Decadron and Pregnancy
In studies on the active ingredient in Decadron (dexamethasone), a cleft palate and multiple birth defects occurred in the offspring when the drug was given to pregnant animals. However, this medicine has not been studied adequately in pregnant women. Therefore, Decadron should only be given during pregnancy if the benefits to the mother outweigh the risks to the unborn child.
Can Pregnant Women Use Decadron?Decadron® (dexamethasone) is a prescription corticosteroid (steroid) medication. Based on the results of animal studies, this medication may not be safe for use in pregnant women, although the full risks are still unknown.
What Is Pregnancy Category C?Decadron is classified as a pregnancy Category C drug. The U.S. Food and Drug Administration (FDA) uses a category system to classify the possible risks to a fetus when a specific medicine is taken during pregnancy. Pregnancy Category C is given to medicines that have not been adequately studied in pregnant humans but have caused fetal harm in animal studies.
In addition, medicines that have not been studied in any pregnant women or animals are automatically given a pregnancy Category C rating.
In animal studies, dexamethasone, the active ingredient in Decadron, increased the risk for cleft palate when given to pregnant mice, rats, and rabbits. In addition, applying dexamethasone to the eyes of pregnant mice and rabbits caused cleft palate in the mice offspring and multiple birth defects in the rabbits.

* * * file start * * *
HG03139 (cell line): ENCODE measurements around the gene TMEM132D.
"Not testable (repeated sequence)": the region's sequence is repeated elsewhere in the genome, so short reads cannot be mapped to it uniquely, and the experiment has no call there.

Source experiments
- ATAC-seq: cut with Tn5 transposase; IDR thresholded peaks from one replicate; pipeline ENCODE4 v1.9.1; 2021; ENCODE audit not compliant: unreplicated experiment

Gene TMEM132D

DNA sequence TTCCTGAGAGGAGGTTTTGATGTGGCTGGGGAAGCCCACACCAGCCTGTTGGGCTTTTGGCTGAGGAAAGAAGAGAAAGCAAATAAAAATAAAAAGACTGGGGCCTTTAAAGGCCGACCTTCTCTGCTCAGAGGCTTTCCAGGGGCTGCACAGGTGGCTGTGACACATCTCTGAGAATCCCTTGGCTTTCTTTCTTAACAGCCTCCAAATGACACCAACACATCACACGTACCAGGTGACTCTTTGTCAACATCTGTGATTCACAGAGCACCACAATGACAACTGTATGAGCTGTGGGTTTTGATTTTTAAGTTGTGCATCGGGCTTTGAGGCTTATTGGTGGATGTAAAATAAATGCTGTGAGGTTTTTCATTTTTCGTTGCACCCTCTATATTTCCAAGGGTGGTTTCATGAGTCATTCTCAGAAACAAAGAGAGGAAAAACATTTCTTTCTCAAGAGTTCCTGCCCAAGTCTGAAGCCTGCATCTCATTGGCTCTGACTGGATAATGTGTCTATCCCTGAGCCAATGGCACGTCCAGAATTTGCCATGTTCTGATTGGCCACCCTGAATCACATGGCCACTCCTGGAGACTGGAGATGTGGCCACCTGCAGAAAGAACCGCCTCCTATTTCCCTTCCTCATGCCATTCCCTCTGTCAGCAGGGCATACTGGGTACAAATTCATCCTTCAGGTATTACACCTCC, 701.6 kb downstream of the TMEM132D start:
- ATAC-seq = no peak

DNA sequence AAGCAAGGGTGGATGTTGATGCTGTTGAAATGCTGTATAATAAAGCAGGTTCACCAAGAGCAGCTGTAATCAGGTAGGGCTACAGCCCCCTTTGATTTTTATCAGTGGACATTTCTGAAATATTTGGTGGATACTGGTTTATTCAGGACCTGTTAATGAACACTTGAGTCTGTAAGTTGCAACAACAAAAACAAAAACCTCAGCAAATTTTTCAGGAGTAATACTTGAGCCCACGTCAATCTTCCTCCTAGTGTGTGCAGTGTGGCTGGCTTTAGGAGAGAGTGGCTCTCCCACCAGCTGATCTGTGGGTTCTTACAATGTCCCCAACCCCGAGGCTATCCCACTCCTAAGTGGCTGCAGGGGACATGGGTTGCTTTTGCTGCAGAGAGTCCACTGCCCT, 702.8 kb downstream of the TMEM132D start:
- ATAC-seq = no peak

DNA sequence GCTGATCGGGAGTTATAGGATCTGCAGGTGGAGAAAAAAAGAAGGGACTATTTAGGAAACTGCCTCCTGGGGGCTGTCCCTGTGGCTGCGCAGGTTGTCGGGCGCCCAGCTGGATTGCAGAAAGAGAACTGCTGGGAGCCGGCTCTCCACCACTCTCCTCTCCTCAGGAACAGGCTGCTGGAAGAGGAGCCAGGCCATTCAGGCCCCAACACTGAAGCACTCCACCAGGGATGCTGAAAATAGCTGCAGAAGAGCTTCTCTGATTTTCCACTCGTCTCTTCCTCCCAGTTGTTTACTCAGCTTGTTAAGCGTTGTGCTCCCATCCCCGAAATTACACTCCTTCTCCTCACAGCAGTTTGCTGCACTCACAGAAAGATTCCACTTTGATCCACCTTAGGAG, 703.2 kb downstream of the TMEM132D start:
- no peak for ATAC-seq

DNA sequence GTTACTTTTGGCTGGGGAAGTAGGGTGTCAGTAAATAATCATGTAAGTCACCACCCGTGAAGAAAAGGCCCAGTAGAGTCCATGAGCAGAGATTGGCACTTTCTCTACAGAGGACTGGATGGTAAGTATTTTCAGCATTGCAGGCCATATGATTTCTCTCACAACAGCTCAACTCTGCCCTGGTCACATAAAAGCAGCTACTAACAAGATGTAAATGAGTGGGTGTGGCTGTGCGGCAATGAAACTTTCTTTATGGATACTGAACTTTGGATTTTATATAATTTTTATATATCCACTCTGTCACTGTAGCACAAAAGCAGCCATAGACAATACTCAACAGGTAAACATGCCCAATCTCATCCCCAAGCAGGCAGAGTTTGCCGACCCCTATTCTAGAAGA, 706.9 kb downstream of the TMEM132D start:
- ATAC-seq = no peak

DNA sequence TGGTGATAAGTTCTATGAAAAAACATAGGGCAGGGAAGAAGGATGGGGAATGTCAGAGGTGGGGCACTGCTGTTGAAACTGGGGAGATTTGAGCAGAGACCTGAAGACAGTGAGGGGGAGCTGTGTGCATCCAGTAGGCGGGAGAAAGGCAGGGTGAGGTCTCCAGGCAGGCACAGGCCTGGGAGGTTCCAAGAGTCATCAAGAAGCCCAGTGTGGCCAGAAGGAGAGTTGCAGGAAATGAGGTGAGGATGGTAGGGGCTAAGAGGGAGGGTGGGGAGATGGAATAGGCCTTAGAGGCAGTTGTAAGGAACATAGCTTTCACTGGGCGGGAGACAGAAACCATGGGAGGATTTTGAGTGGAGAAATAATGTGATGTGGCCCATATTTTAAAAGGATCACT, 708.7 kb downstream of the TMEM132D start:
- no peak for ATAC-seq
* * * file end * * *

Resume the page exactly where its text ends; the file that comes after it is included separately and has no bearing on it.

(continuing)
However, it is important to note that animals do not always respond to medicines in the same way that humans do. Therefore, pregnancy Category C medicines, including Decadron, may be given to a pregnant woman if her healthcare provider believes that the benefits of the medication outweigh any possible risks to her unborn child.
Decadron has not been adequately studied in pregnant women. Large observational studies suggest that steroids, such as dexamethasone, may increase the risk for cleft palate or similar birth defects when used by pregnant women in the first trimester.
Some sources list dexamethasone as a pregnancy Category D medication when used in the first trimester. Pregnancy Category D is a classification given to medicines that have been shown to present a risk to the fetus in studies of pregnant women but may still offer benefits that outweigh the risks the drug presents. A pregnancy Category D medicine may still be given to a pregnant woman if the healthcare provider believes that the benefits to the woman outweigh the possible risks to the unborn child.